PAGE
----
To answer this, let’s consider the fixed and growth mindset — two mindsets made famous by psychologist Carol Dweck.
Put simply, someone with a fixed mindset views intelligence, ability and talent as inherently unchangeable — we are either born a maths genius…a musical prodigy… a marathon machine… or we’re not.
Whereas someone with a growth mindset views those same traits as learnable and capable of improvement (to an extent) by putting in the effort.
If we could simplify this even further… someone with a fixed mindset sees vulnerability as a weakness (is closed and closed-minded) whereas someone with a growth mindset sees vulnerability as a strength (is open and open-minded).
“Being enough” means we believe our self-worth is unconditional and not conditional on having to do something or achieve something. From this foundation, we then have the courage to learn, improve and grow, because we’re no longer attaching our self-worth to the outcome. We can then go and tackle our hopes, dreams and goals without the outcome impacting on our “enough-ness. What we do is not who we are.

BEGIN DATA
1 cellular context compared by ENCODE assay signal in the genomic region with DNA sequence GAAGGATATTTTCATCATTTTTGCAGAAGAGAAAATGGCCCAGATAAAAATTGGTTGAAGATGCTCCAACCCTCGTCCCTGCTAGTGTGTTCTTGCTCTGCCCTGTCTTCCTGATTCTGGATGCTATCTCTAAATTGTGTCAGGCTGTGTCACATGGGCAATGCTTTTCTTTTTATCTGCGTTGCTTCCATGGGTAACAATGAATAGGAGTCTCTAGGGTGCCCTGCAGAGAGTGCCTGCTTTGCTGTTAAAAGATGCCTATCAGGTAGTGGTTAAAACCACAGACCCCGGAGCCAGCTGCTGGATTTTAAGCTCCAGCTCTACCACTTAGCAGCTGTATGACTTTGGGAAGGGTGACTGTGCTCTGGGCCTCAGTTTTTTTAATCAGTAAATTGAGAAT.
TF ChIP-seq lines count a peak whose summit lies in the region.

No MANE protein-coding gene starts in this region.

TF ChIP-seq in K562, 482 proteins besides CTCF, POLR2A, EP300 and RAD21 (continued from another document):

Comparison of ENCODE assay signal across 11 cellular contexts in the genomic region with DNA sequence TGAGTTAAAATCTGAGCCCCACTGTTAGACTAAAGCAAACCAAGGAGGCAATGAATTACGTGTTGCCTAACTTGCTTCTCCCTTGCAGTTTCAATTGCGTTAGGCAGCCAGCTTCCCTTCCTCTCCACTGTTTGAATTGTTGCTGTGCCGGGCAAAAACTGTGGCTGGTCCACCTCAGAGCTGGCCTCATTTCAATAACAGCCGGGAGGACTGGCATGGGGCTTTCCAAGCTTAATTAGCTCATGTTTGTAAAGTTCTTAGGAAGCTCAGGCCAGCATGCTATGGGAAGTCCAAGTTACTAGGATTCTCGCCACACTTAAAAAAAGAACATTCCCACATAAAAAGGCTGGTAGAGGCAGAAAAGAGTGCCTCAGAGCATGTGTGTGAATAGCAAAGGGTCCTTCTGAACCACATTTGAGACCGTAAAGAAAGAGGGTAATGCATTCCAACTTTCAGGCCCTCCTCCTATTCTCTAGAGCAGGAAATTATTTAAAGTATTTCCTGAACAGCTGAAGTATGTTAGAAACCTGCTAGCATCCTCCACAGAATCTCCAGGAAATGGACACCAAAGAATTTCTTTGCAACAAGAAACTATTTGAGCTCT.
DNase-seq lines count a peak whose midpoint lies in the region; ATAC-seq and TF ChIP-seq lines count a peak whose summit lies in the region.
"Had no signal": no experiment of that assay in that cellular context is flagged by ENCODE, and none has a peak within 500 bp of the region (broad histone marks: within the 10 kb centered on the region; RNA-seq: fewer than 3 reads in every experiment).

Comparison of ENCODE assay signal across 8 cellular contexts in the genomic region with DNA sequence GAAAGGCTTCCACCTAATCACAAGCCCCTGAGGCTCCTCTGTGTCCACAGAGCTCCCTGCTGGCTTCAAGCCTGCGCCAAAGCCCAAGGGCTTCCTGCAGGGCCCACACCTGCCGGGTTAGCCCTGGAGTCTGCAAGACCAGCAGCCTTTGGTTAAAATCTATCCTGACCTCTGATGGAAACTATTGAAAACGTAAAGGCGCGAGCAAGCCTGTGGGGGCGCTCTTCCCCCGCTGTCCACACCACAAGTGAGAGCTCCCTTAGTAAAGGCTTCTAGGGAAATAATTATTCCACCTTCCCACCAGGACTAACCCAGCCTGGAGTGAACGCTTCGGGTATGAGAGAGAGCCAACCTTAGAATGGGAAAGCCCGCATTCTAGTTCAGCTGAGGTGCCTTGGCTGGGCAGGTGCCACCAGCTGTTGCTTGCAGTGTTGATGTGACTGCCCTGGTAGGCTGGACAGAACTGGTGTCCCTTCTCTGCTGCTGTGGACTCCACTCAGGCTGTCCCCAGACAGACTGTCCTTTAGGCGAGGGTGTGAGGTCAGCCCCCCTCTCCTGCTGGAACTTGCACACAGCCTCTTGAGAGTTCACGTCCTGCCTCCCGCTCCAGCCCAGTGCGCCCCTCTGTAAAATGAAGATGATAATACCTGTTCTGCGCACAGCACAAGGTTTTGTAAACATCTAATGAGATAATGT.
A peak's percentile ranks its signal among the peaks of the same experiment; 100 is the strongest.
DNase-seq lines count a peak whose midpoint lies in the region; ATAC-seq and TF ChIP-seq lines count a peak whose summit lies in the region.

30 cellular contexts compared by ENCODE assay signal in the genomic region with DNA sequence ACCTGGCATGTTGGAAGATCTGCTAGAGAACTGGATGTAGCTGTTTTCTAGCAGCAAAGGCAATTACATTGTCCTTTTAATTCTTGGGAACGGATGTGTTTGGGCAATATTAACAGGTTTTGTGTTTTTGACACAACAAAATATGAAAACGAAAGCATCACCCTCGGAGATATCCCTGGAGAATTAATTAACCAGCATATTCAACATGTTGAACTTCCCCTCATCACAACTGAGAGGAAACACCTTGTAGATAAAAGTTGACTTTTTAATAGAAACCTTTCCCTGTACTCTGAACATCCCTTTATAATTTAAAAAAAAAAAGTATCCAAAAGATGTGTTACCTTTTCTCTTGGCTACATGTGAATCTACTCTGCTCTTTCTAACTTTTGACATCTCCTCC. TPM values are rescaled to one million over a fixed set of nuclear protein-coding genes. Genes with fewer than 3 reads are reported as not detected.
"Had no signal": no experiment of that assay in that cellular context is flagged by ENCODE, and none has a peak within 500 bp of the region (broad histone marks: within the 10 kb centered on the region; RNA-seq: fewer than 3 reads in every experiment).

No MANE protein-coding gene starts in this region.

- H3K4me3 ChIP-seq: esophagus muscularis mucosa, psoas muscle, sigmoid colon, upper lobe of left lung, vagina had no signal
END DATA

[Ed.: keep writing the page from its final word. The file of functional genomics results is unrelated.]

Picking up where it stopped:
Thomas Edison is perhaps one of the most notable and humble scientists of all time who got the balance right and exemplified a growth mindset when he famously said, “I have not failed. I’ve just found 10 000 ways that won’t work.” With an unconditional sense of self, his story focused on the courage to learn, improve and grow.
In summary, “being enough” and “wanting to learn and grow” are both necessary.
It’s I am enough… now what do I want in life.
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